The Courier News from Blytheville, Arkansas on December 31, 1937 · Page 3
Get access to this page with a Free Trial

The Courier News from Blytheville, Arkansas · Page 3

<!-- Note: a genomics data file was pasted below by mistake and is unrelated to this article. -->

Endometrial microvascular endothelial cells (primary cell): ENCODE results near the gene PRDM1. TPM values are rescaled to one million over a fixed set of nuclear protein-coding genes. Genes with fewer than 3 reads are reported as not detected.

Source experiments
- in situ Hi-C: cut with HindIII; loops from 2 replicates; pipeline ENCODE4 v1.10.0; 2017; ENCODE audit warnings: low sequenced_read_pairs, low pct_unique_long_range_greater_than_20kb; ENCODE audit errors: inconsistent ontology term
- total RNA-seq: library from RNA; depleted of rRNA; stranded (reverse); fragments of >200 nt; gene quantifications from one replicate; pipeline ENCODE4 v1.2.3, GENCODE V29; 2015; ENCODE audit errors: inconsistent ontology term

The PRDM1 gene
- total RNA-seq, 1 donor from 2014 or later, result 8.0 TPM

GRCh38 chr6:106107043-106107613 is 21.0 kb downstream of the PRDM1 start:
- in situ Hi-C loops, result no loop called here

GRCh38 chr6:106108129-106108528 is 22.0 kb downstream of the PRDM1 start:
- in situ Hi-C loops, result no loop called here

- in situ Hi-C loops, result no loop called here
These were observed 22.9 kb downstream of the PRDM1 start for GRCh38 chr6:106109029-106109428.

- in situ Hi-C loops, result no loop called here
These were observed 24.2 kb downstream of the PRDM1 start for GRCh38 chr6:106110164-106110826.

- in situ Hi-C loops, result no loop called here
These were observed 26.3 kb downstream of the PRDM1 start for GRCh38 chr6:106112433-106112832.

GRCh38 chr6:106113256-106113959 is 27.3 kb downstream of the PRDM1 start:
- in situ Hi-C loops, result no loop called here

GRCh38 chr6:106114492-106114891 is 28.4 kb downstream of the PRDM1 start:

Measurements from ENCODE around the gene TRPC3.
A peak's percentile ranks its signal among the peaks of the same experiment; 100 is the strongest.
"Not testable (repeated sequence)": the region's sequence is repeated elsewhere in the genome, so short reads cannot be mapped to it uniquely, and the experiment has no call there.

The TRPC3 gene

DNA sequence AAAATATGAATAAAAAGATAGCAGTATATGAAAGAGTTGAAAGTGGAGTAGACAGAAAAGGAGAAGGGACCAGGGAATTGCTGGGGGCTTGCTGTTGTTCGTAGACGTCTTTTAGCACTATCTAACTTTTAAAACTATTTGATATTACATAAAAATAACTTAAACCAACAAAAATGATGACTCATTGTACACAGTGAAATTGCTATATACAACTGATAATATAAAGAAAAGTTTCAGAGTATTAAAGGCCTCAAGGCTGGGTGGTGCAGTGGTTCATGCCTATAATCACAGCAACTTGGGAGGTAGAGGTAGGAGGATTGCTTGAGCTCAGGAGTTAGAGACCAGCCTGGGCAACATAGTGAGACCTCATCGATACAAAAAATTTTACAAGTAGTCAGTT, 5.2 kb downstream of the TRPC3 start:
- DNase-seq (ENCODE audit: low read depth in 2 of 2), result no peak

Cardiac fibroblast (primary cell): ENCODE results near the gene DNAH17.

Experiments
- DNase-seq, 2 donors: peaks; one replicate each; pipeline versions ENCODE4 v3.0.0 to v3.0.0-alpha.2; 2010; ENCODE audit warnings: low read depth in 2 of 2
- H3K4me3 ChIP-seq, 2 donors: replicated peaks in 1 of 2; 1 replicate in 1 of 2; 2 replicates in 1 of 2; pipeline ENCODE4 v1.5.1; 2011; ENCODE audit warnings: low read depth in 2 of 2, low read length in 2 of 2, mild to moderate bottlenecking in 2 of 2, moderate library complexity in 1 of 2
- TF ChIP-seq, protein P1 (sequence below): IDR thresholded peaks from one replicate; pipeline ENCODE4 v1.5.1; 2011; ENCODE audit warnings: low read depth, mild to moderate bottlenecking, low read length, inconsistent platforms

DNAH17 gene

Publication:
Location:
Blytheville, Arkansas
Issue Date:
Friday, December 31, 1937
Page:
Page 3
Start Free Trial
Cancel